My own personal epiphany came in the early 80s with several rolls of Kodachrome that (happily, I guess) I had shot for myself, not for a client. Damn near every slide had a sickly magenta cast—such a contrast to the vibrant Kodachrome slides I had come to expect in every yellow box. The culprit obviously was piss-poor processing—was nobody watching this stuff?
           After years of happy use, that was the last time I ever shot Kodachrome.

Nancy's Tomatoes © Frank Van Riper
The early 80's on an overcast morning on Nantucket. The tomatoes cried out to be photographed. The sea grass happened to blow on top of the basket as I was making the outdoor shot. This is one of the last images I made on Kodachrome.

           And, sadly, given the glorious history of this great film, I was not alone.
Veteran magazine shooter Kay Chernush, whose commercial and personal work regularly takes her all over the world, remembers two huge disasters, one with Kodak’s own once-great lab on Choke Cherry Lane in Gaithersburg, Md., the other with a contractor lab in San Francisco
           “The first bad one was with the lab out on Choke Cherry….I had shot about 24 rolls on an assignment for a big defense contractor -- M1 tanks on maneuvers shooting live ammunition. Not something you can do over! When the film came back, I received 24 little yellow boxes of processed film, and 17 rolls of fresh K64 (because) seventeen rolls were totally ruined. I am talking washed out cyan and pale green cast. Seventeen rolls!
          “When I insisted on talking to the plant manager, I was told sorry, there had been ‘a break in the line’ and the film sat in the chemicals too long. They couldn't get the line started up in time to save the film.
           “My second worst experience was with a Kodak-approved lab in San Francisco.The film came back with purple and magenta blobs on many many frames. Bleach inadvertently got into the chemicals.
           “Of course this doesn't address the issue of scratches (always on your best frame) or pronounced color shifts in magenta or cyan. Sigh.

Top: Teamwork Bottom: High-Tech Warriors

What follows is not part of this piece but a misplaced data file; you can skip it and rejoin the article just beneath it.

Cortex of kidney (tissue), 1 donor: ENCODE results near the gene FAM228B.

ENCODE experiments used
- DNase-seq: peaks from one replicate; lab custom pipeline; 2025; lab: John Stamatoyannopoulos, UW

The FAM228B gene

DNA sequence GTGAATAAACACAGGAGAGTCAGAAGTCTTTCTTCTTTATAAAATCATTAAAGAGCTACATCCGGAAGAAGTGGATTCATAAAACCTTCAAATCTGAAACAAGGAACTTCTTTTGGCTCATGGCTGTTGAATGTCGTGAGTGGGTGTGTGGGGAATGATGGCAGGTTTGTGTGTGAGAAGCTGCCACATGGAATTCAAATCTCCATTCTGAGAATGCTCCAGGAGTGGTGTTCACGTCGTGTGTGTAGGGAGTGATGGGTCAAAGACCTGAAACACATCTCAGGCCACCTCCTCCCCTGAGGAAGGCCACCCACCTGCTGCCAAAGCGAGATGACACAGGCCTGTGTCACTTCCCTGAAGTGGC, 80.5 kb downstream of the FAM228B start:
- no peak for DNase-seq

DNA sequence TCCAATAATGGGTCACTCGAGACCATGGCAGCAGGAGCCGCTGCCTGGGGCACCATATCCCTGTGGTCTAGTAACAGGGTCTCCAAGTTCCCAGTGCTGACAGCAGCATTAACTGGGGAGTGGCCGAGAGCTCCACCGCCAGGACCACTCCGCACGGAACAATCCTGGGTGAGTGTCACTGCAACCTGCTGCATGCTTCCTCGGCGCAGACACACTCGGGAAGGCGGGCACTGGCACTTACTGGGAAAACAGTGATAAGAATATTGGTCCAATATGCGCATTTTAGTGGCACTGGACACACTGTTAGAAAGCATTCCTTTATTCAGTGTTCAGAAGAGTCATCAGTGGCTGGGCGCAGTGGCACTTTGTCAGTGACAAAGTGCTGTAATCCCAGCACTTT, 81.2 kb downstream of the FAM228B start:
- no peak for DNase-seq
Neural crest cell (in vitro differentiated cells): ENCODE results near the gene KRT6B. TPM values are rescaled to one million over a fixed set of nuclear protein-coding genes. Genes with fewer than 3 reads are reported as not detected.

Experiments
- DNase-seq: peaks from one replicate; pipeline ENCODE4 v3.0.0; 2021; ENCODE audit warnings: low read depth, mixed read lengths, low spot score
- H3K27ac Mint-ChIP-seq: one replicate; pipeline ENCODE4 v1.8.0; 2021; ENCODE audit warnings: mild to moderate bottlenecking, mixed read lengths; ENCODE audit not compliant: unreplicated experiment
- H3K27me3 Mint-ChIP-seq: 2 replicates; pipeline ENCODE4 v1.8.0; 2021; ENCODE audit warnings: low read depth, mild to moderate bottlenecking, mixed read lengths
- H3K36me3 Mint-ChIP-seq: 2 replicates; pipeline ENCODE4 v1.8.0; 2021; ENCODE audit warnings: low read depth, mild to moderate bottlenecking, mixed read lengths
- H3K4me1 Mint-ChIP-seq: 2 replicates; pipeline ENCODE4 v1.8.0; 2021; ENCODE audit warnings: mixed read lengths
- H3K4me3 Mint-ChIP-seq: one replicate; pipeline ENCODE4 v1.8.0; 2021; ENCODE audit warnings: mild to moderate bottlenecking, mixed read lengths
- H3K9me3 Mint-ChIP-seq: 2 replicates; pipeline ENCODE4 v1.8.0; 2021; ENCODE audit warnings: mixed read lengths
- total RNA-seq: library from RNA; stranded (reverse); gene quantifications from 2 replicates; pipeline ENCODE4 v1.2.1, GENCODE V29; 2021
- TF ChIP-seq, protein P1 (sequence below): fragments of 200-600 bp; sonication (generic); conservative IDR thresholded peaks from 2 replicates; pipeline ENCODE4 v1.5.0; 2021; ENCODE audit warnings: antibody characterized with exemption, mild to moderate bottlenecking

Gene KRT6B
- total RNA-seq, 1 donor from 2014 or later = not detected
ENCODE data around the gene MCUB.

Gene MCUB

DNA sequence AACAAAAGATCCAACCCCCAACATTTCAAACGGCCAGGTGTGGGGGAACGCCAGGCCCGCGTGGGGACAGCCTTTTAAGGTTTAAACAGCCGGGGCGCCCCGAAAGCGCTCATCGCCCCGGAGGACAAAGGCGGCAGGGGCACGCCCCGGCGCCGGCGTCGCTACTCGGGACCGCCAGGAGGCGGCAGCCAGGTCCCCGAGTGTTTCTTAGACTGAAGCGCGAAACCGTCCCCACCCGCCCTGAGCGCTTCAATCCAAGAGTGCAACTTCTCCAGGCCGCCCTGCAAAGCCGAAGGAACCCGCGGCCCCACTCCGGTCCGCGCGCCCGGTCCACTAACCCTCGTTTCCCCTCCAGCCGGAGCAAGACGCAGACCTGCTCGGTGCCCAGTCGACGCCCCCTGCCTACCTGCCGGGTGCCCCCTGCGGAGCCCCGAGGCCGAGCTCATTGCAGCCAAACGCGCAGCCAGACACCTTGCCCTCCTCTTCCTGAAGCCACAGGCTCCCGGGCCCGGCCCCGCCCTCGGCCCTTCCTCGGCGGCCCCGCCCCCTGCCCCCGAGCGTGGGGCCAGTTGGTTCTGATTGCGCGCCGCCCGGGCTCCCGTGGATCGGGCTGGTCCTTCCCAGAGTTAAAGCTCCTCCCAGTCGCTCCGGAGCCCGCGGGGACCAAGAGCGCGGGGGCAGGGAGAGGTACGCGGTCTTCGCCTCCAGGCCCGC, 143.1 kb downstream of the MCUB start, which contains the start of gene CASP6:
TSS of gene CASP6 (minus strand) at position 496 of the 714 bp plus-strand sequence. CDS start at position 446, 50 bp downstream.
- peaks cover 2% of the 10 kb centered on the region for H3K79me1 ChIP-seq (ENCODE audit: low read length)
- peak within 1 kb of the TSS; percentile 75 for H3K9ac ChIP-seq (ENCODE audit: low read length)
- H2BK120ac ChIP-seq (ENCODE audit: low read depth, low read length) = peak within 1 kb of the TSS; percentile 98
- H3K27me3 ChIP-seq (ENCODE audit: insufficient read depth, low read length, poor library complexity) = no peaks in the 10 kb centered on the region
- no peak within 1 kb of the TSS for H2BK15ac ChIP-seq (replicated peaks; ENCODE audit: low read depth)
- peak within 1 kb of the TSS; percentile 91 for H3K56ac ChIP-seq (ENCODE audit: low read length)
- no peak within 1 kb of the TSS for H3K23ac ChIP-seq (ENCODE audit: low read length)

© Kay Chernush

          “The really scary thing was some time after the first incident, when ASMP [the American Society of Media Photographers] organized a ‘behind-the-scenes’ visit to the Choke Cherry lab. It seemed like the lab's top priority was processing prints for the amateur market. They had no tracking system for Kodachrome professional films (remember those?) -- they couldn't tell us how many rolls of Kodachrome 64 P went through the lab in a given week or month. However, they were extremely proud of how they could color correct someone's 4x6 snapshots. They operated out of shoe boxes. It was like a scene from some Marx brothers movie.
            “When I related my horror stor(ies) and asked how often something like that happened, I was told ‘Well, more often than you'd think.’ When I pressed, the answer was, ‘Well maybe 2 or 3 times a week, but usually we get the line started before its too late.’
           “All I can say is…Viva Digital!”

[Postscript: Christopher K. Veronda, manager of corporate communications for Kodak, responded to this column: “The fact that Kodak went to such lengths to keep the film alive for 75 years reflects our recognition that it was an iconic product with many loyal fans. That said, it had been long evident that most photographers had chosen to capture images with newer technologies -- film and digital.”]



Umbria Photo Workshops,  Fall, 2011

                   Join internationally acclaimed husband and wife photographers Frank Van Riper and Judith Goodman for a weeklong photographic workshop under glorious fall skies in one of Italy’s most beautiful regions. This trip is limited to only six participants.

                    Frank and Judy, authors of the award-winning book Serenissima: Venice in Winter, will share their image-making techniques with a small group during a week covering everything from landscape photography in the  verdant  hills of Umbria to location portraiture in its closely held olive fields and vineyards.